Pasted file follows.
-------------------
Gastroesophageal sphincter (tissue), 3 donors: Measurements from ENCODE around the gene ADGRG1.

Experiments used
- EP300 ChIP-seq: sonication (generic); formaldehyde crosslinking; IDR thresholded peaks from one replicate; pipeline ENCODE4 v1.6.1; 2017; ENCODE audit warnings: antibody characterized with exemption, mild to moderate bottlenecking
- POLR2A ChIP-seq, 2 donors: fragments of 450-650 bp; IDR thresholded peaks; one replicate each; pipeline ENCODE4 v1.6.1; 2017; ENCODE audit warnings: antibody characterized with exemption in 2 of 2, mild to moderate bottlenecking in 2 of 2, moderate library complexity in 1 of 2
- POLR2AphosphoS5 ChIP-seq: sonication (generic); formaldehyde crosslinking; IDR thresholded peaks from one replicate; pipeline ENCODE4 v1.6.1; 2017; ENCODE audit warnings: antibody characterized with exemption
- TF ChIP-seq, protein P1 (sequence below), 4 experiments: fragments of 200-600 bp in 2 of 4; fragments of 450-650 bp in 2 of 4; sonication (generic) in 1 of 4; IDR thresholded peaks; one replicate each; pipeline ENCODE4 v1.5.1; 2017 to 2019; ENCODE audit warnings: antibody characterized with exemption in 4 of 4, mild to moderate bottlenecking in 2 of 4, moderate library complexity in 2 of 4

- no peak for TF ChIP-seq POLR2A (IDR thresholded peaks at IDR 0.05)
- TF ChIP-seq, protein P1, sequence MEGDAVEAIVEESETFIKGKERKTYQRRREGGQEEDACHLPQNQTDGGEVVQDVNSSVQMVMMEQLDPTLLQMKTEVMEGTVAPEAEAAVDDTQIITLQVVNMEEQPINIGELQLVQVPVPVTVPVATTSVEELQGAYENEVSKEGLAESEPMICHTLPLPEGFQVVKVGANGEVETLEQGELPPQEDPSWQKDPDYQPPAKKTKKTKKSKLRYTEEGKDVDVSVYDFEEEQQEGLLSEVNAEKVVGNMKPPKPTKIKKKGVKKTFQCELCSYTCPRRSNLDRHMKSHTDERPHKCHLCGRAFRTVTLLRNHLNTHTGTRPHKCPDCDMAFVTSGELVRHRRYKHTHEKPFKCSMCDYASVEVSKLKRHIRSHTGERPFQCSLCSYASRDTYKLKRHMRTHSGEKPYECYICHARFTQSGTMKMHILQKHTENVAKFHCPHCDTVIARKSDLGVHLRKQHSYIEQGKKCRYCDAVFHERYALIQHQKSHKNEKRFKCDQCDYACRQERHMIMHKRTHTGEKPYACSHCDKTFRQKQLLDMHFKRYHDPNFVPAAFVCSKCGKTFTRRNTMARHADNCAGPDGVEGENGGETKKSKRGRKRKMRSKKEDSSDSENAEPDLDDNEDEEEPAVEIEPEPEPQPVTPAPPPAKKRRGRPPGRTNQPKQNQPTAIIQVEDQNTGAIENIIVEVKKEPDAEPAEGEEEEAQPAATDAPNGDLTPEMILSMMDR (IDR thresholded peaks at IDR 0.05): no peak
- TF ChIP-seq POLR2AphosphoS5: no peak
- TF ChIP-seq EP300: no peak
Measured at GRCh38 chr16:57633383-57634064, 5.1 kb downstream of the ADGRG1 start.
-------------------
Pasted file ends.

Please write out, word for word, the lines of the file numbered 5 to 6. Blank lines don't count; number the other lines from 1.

- POLR2AphosphoS5 ChIP-seq: sonication (generic); formaldehyde crosslinking; IDR thresholded peaks from one replicate; pipeline ENCODE4 v1.6.1; 2017; ENCODE audit warnings: antibody characterized with exemption
- TF ChIP-seq, protein P1 (sequence below), 4 experiments: fragments of 200-600 bp in 2 of 4; fragments of 450-650 bp in 2 of 4; sonication (generic) in 1 of 4; IDR thresholded peaks; one replicate each; pipeline ENCODE4 v1.5.1; 2017 to 2019; ENCODE audit warnings: antibody characterized with exemption in 4 of 4, mild to moderate bottlenecking in 2 of 4, moderate library complexity in 2 of 4